— The Green Mouse • Robert W. Chambers

... a fashion plate out of his paper, the "Scarf of Iris," with new gloves, polished boots, freshly shaven face, curled hair, waxed moustache, stick in hand, glass in eye, smiling, youthful, altogether nice looking, in such guise our friend, the poet Rodolphe, might have been seen one November evening on the boulevard waiting for a cab to ...
— Bohemians of the Latin Quarter • Henry Murger

... profusely when the child is laid down to sleep; in big wrists, which contrast with the attenuated arms; in a general limpness of the whole body, and a bowing of the back under the weight of the head, which bends as a green stick would bend if a weight were placed upon it. They are further marked by backwardness in teething, and by the irregular order in which the teeth appear, and, further, by the peculiar narrowness of the chest, and by what has been termed the beading ...
— The Mother's Manual of Children's Diseases • Charles West, M.D.

... you, Miss Clinton," he replied gratefully. "But I think you'd better stick to the fellows who really need attention. Don't add an extra ounce to your burden. You'll need all of your strength and courage to face the demands of the next few days. Those chaps have just begun to suffer. They're going to have a tight squeeze getting through,—if they get through ...
— West Wind Drift • George Barr McCutcheon

... eyes follow that line of upper light we may catch glimpses of His wondrous Face up there in the glory. So we shall be steadied and cheered in the darkness as we stick to our glad crowning work. And so we shall move forward on the calendar the day when that thin line of light seen now only by watching eyes shall become a burst of glory light seen by ...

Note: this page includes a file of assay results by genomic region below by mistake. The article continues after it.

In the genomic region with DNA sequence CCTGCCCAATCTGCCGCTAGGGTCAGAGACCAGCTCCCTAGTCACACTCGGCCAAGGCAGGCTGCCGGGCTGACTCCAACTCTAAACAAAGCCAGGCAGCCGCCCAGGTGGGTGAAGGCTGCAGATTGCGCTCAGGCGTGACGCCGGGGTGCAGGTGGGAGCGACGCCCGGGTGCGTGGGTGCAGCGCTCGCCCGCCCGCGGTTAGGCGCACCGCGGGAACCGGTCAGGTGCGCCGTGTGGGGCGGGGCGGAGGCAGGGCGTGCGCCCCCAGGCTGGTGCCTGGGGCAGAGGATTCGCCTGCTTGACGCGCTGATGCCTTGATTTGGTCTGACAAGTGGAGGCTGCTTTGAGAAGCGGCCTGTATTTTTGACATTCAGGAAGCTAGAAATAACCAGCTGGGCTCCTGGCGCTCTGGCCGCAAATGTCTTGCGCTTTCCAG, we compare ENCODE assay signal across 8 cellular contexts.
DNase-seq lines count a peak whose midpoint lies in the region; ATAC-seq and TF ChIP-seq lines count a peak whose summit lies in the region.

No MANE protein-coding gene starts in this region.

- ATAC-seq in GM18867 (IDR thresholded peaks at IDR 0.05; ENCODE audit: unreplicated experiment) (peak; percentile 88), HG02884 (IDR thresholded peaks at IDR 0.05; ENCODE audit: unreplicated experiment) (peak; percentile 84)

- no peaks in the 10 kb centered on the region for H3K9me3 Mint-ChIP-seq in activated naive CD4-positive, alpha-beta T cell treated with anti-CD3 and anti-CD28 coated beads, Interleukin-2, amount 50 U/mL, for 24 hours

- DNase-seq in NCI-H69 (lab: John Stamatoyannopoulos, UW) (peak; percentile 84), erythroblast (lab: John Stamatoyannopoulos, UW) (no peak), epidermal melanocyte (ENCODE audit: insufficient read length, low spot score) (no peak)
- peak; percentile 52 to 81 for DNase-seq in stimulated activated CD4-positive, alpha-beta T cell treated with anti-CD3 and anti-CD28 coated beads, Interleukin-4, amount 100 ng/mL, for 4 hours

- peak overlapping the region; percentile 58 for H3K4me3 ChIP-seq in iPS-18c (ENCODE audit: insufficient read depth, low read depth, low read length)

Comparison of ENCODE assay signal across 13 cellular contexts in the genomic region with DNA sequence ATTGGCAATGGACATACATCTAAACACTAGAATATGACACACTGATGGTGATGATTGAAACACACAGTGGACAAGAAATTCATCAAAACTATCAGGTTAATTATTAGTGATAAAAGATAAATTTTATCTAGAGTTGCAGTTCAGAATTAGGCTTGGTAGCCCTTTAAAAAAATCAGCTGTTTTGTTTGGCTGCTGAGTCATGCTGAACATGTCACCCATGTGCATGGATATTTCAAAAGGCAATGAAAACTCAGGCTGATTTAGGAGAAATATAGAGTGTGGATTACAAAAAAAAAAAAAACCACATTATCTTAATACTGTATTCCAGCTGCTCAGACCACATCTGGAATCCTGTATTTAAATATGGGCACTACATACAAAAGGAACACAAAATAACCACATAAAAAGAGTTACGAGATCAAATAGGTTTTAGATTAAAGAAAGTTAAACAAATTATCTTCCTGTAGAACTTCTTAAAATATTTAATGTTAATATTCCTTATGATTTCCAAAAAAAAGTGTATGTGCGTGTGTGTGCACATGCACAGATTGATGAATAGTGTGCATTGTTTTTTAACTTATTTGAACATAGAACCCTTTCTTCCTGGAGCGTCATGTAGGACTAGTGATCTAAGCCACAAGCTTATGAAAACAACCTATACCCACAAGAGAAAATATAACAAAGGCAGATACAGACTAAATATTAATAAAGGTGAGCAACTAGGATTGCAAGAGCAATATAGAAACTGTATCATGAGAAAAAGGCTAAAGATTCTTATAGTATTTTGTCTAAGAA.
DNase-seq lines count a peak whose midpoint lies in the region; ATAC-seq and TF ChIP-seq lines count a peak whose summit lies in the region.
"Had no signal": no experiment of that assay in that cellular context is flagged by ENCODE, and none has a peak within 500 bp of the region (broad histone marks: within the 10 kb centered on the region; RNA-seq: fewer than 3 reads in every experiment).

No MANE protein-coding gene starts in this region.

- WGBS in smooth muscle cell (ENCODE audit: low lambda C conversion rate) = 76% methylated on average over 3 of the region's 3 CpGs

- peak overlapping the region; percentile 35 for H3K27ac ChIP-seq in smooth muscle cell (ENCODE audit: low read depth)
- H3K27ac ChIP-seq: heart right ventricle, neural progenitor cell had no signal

— Quiet Talks on the Crowned Christ of Revelation • S. D. Gordon

... begins to squirm, and turn, and hitch, and chiefly because his nervous system is all deranged by the very duty imposed upon him. And, besides, what if Tommy, in the exuberance of his feelings, while sitting on the bench, does stick out his toe a little beyond the prescribed line. Or suppose Jimmy crowds up to him a little too closely, and feeling that he can't breathe as freely as he wishes, gives him a hunch; or suppose Betty, during a temporary fit of fretfulness, induced by long setting in one posture, or overcome ...
— Mrs Whittelsey's Magazine for Mothers and Daughters - Volume 3 • Various

... who thought this favoured of wit and impertinence (tho' the poor lad intended only to show his readiness to work), gave him a blow with a stick which broke his head so that the blood ran down. In this situation, and fainting for want of food, he laid himself down at the door of one Mr. Fitzwarren, a merchant, where the cook saw him, and, being an ill-natured hussey, ordered him to go about his business or she ...
— The History of Sir Richard Whittington • T. H.

... woman of Spain called Teresa of Jesus who, four hundred years ago, ruled a few nuns within the enclosure of a convent? Are any musicians or artists loved to-day with such rapture as is God's little troubadour, called Francis, who made music for himself and the angels by rubbing one stick across another? ...
— Paradoxes of Catholicism • Robert Hugh Benson

... And the next winter he stayed, and the next. He never did leave the country again. He was a bull, a great bull. He could kill the strongest man in the country with hard work. He could outpack a Chilcat Indian, he could outpaddle a Stick, and he could travel all day with wet feet when the thermometer registered fifty below zero, and that's going some, I tell you, for vitality. You'd freeze your feet at twenty-five below if you wet them and tried ...
— Lost Face • Jack London

... how one was rewarded for a generous impulse! He felt very bitter. "So, so," he said inwardly; also, "Very well, ve-ry well." Then he turned upon himself. "Serve you right," he said brutally. "Better stick to your books, Thomas, for you know nothing about women." To think for one moment that he had moved her! That streak of marble moved! He fell to watching her again, as if she were some troublesome sentence that needed licking into shape. As she bent impertinently over her book, she was an ...
— Tommy and Grizel • J.M. Barrie